Saturday, July 27, 2013

God-Fearers: Separated to Do : FFOZ Blogs

Today I am referring to a couple of Blogs featuring topics of the place of Gentiles in the Kingdom.
I have pasted portions to peak your interest!


Are Gentiles Cool?
By Rabbi Levi Welton

"As a rabbi, I am intrigued by how people translate terms from the Old Testament. Written in ancient Hebrew, the Torah is replete with words that have multiple meanings, layers and messages often lost in translation from ancient script to contemporary dialect. One of these terms is "gentile" or "non-Jew." I have heard this term being used by many different groups and even as it appears in publications, essays and articles. Perhaps I am being overly analytical, but I believe this translation is a massive and subtle misrepresentation.

When I hear the word "non-Jew," all I know about them is that the person in reference is not of the Jewish faith or culture. They could be of any other religious or cultural background, but this expression strips their identity down into one faceless lump of "gentile." Is this a spiritually mature way of speaking about other people? As a "non-entity"?

If you read the "Word of God," you will see that not once does God use the term "non-Jew" in the Torah. Throughout the entire Bible, the Creator of heaven and earth describes people who aren't Jewish not as "non-Jews" but as "other families" or "nations of the earth" (Genesis 28:14). This illustrates that the Torah view of Jewish people in society is "us withthem" and not "us against them." This may be why Judaism is not a religion that believes you must convert to her in order to obtain divine salvation. On the contrary, Judaism actively discourages converts from converting and instead highlights the "righteous men and women" of the Bible who attained epic spiritual heights without the need to convert (Talmud Sanhedrin 58b)."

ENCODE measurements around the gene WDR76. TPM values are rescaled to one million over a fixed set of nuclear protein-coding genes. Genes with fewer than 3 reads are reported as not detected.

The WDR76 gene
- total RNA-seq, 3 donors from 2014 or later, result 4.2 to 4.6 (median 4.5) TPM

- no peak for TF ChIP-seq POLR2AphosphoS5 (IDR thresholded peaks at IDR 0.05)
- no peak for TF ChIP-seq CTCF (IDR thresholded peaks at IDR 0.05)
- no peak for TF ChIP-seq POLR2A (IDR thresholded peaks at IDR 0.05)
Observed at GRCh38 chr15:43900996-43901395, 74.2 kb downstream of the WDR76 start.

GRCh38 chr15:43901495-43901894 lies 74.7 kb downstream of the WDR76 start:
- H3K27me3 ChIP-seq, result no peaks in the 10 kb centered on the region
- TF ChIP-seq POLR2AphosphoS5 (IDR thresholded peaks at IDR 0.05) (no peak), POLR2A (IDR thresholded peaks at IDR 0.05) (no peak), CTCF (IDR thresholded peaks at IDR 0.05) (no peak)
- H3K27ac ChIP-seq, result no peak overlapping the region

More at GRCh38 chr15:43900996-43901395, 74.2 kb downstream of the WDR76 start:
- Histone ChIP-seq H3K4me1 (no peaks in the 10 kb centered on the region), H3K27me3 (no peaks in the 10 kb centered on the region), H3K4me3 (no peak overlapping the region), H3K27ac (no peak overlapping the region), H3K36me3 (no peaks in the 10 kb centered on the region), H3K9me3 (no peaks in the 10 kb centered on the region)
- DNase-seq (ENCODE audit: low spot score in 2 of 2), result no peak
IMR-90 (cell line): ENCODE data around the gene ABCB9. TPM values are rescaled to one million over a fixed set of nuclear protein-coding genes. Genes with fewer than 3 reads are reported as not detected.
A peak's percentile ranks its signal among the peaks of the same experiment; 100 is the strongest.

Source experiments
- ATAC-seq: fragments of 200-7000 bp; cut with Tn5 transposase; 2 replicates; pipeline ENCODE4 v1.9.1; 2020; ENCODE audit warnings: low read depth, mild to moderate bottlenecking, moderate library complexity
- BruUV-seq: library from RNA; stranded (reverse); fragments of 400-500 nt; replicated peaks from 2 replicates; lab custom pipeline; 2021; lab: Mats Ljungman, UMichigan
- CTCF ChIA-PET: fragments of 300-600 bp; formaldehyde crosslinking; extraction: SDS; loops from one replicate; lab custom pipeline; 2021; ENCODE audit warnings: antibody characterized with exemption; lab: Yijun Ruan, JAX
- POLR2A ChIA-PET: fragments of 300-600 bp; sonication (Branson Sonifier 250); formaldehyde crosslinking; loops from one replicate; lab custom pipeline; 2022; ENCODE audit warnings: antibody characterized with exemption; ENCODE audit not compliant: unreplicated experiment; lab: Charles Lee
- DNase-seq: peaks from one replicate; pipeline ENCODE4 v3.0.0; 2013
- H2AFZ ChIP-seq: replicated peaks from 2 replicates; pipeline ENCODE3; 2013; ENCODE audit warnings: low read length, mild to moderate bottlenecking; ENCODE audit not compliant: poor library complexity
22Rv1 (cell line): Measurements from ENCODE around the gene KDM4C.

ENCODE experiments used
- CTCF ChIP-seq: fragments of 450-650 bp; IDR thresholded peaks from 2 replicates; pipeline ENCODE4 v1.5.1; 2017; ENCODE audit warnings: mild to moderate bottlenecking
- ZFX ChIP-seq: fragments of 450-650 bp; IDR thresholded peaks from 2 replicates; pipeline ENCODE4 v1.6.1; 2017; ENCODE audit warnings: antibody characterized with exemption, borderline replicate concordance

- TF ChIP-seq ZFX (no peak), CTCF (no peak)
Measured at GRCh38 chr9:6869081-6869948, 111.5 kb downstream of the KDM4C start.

God-Fearers: Separated to Do
By Toby Janicki

In the first chapter of my book, God-Fearers, I sought to define the term Gentile (goy) and show that it is not a derogatory term as some have supposed. After all, Genesis uses it to describe both Abraham’s offspring—“I will make of you a great nation (goy)” (Genesis 12:2)—and Ishmael’s—“I will make him into a great nation (goy)” (Genesis 17:20). [1] In fact, the nation of Israel is called a goy in the Torah. One of the strongest examples of this is found in Exodus 19:6:
God-Fearers: Separated to Do : FFOZ Blogs

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